Predicting the Future?

Mark Upton
 
Jul 29, 2016

‘It’s tough to make predictions, especially about the future.’

– Yogi Berra

Whilst there are many definitions and discussions around the terms Talent ID/Development/Selection, the vision driving them is a distant future where those “talented” players display high levels of performance at the pinnacle of their sport.

(This provocatively titled post “Is Talent ID Bullshit?” from Mladen Jovanovic raises many good points about the (flawed) current approaches to Talent ID and Development. Mark O Sullivan also frequently posts on this topic on his blog.)

Generally, the capacity to see far into the future with any clarity has alluded us. As in many industries at the moment, there is a line of thinking that “data” will be the saviour, specifically that a significant volume of data combined with intricate algorithms will lead to the holy grail – predicting the future with a high level of certainty.

When these claims are contested, a common way to brush them aside is to label those arguing against as being “old school”, not keeping up with the times and/or resistant to using data. Particularly if these people do not have a science/academic background, ie many coaches and other experienced folk in sport. Given this, recent comments from Tim Cable, Director of Sport Science at the acclaimed Aspire Academy in Qatar, are quite interesting. Tim’s views cannot be dismissed with the same logic as mentioned above, and clearly Aspire have been exploring this area for some time…

“We (Aspire) go out and test every 11 year old boy in the country and have done so for the last 10 years. We’ve got a data-set of around 60,000 points. We’re trying to apply algorithms to that data-set that would allow us to predict future performance….but I’m not sure we’re ever going to get there with that, with those real complex questions”

– Tim Cable, Director of Sport Science @ Aspire Academy

I find it interesting that Tim used the term “complex” in what I perceived as layman’s fashion. Yet he hits on a key issue here – when dealing with Complexity (big ‘C’ as in the theory/science of) more data and better algorithms will fail to eliminate the inherent uncertainty (I’m deliberately using the term ‘uncertainty’ as opposed to ‘risk’ – very different).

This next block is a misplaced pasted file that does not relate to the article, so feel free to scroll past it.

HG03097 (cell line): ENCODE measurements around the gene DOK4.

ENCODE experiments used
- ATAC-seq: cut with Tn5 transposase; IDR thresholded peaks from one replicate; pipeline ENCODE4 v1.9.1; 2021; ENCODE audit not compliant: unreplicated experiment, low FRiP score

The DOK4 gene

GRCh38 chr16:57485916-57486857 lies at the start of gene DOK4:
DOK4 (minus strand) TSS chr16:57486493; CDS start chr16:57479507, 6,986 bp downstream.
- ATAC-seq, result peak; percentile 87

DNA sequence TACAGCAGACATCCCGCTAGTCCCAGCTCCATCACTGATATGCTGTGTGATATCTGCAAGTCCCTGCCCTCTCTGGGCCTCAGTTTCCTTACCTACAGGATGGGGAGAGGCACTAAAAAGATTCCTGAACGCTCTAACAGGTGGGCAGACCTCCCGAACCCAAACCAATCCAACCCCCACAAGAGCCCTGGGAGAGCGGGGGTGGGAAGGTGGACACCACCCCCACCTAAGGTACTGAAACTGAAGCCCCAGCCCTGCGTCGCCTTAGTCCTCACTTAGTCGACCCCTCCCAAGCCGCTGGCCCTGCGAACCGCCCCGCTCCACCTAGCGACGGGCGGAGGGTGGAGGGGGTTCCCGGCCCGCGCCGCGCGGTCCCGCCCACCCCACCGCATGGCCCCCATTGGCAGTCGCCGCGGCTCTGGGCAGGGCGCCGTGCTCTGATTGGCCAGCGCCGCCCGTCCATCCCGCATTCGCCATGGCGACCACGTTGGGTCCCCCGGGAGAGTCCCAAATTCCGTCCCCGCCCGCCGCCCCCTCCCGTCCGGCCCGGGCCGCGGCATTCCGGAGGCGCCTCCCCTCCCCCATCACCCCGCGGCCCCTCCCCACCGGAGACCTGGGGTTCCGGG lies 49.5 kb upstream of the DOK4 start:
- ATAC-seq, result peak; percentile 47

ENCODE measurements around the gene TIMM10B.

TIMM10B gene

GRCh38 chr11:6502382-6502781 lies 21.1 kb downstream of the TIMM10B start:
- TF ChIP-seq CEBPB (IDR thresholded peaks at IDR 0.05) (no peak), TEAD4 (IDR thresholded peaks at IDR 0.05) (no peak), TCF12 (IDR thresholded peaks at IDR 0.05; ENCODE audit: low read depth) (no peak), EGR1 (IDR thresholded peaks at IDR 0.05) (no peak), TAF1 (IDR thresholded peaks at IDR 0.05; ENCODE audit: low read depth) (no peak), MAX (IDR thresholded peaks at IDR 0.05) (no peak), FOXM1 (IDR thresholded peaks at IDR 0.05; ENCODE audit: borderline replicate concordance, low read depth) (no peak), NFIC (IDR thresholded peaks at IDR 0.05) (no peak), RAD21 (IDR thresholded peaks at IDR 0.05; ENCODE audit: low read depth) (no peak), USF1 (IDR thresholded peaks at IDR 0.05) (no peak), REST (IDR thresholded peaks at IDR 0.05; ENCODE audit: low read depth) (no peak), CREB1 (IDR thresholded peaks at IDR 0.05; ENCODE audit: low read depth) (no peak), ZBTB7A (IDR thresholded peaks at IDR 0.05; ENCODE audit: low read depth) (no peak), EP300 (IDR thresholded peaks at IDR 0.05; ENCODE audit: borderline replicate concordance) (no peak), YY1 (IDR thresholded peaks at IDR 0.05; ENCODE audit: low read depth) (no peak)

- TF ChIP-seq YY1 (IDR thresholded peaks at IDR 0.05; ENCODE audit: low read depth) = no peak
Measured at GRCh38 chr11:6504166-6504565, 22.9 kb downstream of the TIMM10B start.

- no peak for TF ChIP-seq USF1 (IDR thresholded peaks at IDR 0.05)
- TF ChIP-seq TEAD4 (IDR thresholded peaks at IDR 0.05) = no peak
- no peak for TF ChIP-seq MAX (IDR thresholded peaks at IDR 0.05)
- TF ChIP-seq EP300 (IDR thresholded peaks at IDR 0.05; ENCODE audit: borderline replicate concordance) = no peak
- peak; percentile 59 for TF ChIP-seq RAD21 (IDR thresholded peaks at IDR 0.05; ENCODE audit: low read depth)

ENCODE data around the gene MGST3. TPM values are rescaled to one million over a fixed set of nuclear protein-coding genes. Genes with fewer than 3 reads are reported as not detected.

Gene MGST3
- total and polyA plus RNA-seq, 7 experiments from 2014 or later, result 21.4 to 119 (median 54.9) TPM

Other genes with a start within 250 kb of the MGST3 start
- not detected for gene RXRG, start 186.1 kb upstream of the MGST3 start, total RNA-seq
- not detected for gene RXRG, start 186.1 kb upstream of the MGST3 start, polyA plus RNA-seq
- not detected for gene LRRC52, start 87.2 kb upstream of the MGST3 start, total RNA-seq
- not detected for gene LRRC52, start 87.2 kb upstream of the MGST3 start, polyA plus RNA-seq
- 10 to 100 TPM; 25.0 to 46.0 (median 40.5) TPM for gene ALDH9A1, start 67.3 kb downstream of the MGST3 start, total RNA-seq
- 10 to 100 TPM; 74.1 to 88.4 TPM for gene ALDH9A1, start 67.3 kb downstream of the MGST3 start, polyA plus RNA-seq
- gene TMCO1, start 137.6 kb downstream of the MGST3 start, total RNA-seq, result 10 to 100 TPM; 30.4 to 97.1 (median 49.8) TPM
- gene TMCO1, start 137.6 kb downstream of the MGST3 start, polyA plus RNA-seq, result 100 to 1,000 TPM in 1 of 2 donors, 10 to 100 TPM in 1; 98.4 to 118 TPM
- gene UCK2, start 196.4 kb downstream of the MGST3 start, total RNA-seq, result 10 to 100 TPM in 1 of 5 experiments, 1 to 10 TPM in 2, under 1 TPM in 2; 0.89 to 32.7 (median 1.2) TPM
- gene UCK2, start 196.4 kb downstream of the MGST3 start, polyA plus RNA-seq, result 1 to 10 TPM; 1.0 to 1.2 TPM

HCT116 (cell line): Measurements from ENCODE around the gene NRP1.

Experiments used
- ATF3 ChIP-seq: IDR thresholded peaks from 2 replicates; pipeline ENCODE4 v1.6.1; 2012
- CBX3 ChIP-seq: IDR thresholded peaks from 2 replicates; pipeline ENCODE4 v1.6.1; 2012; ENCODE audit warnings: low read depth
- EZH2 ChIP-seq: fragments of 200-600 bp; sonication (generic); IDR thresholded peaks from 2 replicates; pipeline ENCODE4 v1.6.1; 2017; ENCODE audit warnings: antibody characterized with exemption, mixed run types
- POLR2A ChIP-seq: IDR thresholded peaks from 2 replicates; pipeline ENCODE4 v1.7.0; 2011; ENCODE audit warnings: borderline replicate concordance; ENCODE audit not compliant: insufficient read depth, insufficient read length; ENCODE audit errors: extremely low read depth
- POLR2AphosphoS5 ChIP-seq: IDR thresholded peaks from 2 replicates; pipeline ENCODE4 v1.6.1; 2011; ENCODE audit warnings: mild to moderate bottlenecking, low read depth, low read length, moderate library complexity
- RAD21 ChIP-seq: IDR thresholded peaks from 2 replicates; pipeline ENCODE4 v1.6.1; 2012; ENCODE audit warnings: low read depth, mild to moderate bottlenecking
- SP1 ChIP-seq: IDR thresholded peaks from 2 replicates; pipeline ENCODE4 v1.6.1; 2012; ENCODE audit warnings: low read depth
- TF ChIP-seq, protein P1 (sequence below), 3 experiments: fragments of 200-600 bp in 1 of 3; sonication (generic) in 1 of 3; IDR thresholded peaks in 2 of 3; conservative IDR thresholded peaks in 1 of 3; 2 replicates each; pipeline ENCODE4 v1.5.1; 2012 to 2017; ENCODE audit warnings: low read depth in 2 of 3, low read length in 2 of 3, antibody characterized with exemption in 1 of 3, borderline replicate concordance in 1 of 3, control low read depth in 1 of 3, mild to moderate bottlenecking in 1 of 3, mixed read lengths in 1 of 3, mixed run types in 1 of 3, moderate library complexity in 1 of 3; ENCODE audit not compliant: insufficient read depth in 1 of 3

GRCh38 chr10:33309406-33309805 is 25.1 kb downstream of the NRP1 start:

If we take Tim‘s doubts from significant applied experience and marry it up with theoretical ideas from Complexity then serious questions have to be raised about the merits of this approach (yet another example of using data but not being evidence/theory-based). However, there are pressures to hold up the illusion of using data & predictive modelling as a proxy for an evidence-based approach. In a recent talent seminar I was invited to be involved in, two senior figures from national sporting bodies both rolled out lines about building models to enable them to identify future stars and predict performance levels. Yet in the same breath they essentially acknowledged that their current high performers, including world champions, would not have been identified by these models and that they would continue to look for “outliers”. So they are really saying “we are doing this data stuff to keep up appearances, but we actually recognise the flaws and will happily make decisions that conflict with what the models are telling us”.

Tim Cable also mentioned there is a significant investment required in acquiring and updating data platforms, technology and expertise. Could this investment be directed toward a more fruitful strategy instead? – perhaps “as many as possible, as long as possible, in the best environment possible” (Mark O Sullivan).

(this respects various rules of thumb for managing Complexity – “avoid premature convergence”, “don’t put all your eggs in one basket”, “place many small bets”)

Ultimately, we may be better off embracing an uncertain future and directing our energy at “managing the evolutionary potential of the present” (Dave Snowden). This is where data (both quantitative and qualitative) is being, and has even more scope to be, used to good effect.